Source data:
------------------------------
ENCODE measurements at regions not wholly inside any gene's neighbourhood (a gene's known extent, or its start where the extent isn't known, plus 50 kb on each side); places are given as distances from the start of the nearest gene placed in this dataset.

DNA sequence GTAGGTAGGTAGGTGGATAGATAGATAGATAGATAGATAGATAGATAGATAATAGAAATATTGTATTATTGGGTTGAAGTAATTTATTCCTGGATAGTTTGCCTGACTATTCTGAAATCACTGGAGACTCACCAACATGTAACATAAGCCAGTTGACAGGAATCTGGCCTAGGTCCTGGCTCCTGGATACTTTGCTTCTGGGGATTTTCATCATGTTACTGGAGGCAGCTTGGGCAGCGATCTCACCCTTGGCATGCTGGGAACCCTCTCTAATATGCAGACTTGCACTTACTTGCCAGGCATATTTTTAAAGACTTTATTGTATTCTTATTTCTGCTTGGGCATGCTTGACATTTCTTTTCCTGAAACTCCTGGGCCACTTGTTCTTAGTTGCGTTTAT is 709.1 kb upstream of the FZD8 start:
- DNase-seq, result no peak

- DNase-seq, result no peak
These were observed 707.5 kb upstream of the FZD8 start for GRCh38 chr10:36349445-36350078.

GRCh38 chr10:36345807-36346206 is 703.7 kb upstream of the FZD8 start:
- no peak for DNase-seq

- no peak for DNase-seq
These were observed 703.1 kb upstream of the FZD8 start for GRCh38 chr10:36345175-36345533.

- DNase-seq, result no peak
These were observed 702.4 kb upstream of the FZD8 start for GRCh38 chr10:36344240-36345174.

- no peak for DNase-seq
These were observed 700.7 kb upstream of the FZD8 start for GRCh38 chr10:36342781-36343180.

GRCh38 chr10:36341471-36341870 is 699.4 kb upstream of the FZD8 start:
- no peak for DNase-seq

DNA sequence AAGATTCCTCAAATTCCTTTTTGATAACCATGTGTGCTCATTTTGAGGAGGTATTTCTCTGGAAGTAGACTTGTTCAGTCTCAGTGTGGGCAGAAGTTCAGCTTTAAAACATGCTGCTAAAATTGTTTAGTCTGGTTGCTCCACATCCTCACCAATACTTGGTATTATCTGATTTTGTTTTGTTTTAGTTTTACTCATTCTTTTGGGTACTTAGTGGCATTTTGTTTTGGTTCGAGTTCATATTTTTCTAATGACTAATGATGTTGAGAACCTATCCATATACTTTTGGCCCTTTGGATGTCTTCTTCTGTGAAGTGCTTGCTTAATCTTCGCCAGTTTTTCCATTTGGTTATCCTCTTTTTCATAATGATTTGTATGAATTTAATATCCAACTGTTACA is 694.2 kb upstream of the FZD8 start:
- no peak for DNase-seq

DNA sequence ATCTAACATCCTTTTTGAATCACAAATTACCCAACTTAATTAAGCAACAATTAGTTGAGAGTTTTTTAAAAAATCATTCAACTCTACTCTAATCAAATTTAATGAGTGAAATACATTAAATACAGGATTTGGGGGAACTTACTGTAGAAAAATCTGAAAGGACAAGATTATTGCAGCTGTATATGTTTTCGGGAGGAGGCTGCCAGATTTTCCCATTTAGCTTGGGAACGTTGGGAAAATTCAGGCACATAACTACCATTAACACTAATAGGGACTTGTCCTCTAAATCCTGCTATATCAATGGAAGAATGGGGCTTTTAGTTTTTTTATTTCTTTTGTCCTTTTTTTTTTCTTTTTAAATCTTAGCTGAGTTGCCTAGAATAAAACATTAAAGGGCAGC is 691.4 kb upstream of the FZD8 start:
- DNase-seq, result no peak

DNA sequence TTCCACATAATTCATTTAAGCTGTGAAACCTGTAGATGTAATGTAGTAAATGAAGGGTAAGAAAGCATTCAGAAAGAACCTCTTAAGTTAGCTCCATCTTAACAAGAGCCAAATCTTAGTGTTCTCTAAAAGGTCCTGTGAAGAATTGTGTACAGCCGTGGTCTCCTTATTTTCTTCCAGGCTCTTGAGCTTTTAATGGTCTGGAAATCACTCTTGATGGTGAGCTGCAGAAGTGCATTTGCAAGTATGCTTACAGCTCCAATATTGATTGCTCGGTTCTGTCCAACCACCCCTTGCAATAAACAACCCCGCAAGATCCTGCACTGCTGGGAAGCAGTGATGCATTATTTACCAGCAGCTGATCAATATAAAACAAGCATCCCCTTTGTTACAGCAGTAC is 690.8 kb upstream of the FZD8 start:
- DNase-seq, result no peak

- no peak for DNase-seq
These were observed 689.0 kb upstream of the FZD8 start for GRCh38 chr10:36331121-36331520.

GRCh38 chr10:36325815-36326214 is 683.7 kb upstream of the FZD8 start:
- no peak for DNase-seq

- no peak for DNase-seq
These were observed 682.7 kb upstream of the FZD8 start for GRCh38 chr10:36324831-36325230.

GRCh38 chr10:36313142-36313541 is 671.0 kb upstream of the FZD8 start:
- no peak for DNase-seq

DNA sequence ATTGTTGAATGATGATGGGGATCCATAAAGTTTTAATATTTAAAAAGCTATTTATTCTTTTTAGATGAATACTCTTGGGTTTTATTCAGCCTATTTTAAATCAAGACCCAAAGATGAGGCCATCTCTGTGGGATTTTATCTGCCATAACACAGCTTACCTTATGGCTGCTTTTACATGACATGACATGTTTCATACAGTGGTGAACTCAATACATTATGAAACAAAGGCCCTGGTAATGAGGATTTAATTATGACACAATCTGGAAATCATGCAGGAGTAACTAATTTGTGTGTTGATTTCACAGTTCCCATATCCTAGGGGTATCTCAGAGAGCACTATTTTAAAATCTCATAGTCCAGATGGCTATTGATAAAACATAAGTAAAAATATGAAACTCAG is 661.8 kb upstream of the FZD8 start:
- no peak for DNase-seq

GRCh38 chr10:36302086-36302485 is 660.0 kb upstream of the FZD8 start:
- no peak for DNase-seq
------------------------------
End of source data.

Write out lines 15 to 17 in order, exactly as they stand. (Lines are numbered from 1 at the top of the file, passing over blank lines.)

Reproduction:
- no peak for DNase-seq

DNA sequence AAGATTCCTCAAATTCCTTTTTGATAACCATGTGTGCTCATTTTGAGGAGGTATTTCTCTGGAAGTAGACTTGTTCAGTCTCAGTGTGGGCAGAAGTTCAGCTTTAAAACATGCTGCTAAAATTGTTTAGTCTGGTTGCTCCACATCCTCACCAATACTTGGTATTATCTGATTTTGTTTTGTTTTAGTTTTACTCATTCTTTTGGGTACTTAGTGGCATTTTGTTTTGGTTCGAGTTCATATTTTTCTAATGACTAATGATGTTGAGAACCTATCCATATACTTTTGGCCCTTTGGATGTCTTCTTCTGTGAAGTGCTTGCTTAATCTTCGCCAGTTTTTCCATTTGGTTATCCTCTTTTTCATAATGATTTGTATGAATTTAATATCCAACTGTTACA is 694.2 kb upstream of the FZD8 start:
- no peak for DNase-seq